The prevalence of reported birth defects cases potentially related to Zika virus infection increased in jurisdictions with confirmed local transmission, from 2.8 per 1,000 live births (182 cases) during the first half of 2016 to 3.0 per 1,000 live births (211 cases) during the second half (CI = 2.4-3.2 and CI = 2.6–3.4, respectively; p = 0.10). In “higher” Zika prevalence jurisdictions, the monitored birth defects prevalence was 3.0 per 1,000 live births in both the first (753 cases) and second (775 cases) halves of 2016. In “lower” prevalence jurisdictions, the monitored birth defects prevalence declined significantly from 3.4 per 1,000 live births (549 cases) during the first half of 2016 to 3.0 (492 cases) per 1,000 live births during the second half (CI = 3.2–3.7 and CI = 2.8–3.3, respectively; p = 0.002) (Figure 1).

When NTDs were excluded, the prevalence of birth defects potentially related to Zika virus infection in jurisdictions with local Zika transmission increased 21%, from 2.0 per 1,000 live births (CI = 1.7–2.4) to 2.4 (CI = 2.1–2.8) (Figure 2). This increase indicated there were 29 more infants and fetuses with birth defects than were expected in areas with local transmission in the second half of 2016 (169 observed cases compared with 140 expected, p = 0.009). The prevalence of birth defects excluding NTDs in “higher” prevalence jurisdictions did not change (2.4 per 1,000 live births) and the prevalence in the “lower” prevalence jurisdictions significantly decreased from 2.8 per 1,000 live births (CI = 2.5–3.0) to 2.4 (CI = 2.2-2.7). Among 393 infants and fetuses with birth defects potentially related to Zika virus infection in areas with local transmission, 32 (8.1%) had laboratory evidence of possible Zika virus infection in a maternal, placental, infant, or fetal sample, 59 (15.0%) had negative Zika virus test results, and 302 (76.81%) had no testing performed or no results available.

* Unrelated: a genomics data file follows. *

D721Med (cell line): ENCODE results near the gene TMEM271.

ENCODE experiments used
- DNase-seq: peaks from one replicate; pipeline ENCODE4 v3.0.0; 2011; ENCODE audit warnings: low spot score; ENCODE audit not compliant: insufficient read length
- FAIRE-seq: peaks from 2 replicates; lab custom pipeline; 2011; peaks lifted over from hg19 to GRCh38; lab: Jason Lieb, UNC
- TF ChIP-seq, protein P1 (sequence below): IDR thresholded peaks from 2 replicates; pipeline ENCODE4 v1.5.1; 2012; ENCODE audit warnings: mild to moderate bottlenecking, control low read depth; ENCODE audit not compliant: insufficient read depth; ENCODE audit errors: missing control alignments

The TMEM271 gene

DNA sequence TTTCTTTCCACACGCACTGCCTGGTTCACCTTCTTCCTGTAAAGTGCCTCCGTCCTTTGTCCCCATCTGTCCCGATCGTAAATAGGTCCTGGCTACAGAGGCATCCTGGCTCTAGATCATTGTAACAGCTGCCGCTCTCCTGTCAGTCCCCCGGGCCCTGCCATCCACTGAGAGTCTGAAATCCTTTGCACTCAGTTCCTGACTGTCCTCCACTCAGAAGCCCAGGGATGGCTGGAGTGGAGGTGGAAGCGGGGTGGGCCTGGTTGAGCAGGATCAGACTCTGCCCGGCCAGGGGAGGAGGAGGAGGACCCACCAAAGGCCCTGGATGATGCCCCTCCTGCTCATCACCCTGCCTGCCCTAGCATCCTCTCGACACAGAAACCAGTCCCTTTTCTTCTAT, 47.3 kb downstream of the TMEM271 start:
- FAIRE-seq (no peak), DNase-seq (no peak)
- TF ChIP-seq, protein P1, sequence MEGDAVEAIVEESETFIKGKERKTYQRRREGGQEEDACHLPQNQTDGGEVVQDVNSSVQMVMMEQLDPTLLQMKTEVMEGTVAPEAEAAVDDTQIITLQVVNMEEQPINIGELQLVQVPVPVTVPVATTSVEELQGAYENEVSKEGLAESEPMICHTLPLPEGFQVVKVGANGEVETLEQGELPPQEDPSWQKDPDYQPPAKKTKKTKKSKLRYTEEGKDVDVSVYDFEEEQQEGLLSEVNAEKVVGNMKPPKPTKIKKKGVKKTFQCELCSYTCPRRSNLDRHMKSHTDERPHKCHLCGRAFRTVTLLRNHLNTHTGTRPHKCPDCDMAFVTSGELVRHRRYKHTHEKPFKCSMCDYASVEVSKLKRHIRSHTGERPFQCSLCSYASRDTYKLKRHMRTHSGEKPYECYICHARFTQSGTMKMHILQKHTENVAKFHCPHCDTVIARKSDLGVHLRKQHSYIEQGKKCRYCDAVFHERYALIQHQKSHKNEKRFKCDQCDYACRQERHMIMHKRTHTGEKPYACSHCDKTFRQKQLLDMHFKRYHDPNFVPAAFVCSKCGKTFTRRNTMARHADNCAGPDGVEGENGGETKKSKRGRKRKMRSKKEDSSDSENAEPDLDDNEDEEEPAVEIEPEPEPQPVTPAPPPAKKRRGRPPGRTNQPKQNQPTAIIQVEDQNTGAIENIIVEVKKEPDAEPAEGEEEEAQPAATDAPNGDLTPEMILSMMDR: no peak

Discussion

Leveraging existing birth defects surveillance systems permitted rapid implementation of surveillance for birth defects potentially related to Zika virus infection early during the U.S. Zika virus outbreak. The prevalence of birth defects strongly linked to Zika virus infection increased significantly in areas with local Zika virus transmission (29 more than were expected in the second half of 2016 compared with observed prevalence in the first half). This finding underscores the importance of surveillance for birth defects potentially related to Zika virus infection and the need for continued monitoring in areas at risk for Zika transmission and exposure.

An increase in birth defects potentially related to Zika was only observed in jurisdictions with local Zika virus transmission, and this difference was significant when NTDs were excluded. Brain and eye abnormalities and consequences of CNS dysfunction have been most consistently described in cases of congenital Zika infection, whereas the evidence supporting a possible association between NTDs and Zika virus infection during pregnancy is weak (1,2). In jurisdictions with “lower” (low or no travel-associated) Zika prevalence, the reason for the significant decrease in prevalence of birth defects potentially related to Zika (both including NTDs and excluding NTDs) is not clear. However, birth defects surveillance data typically are not final until approximately 24 months after the end of the birth year, and this release of data only 12 months after the end of the birth year likely resulted in less complete ascertainment of birth defects in late 2016 compared with early 2016. Further case ascertainment from the final quarter of 2016 is anticipated in all jurisdictions. In addition, the peak occurrence of birth defects potentially related to Zika virus infection is expected to have occurred in the 2017 birth cohort because the peak of Zika virus transmission occurred in Puerto Rico in August 2016, and local transmission of Zika virus was identified in southern Florida in June 2016 and in southern Texas in November 2016 (47).

The overall prevalence of the birth defects in this analysis (3.0 per 1,000 live births) was similar to a previously published baseline prevalence of birth defects potentially related to Zika virus infection from 2013–14 (2.9 per 1,000 live births; 95% CI = 2.7–3.1) (8). The findings presented here included data from an additional 12 jurisdictions, which covers a larger birth cohort totaling nearly 1 million live births, representing approximately one fourth of the total live births in the U.S. states and territories.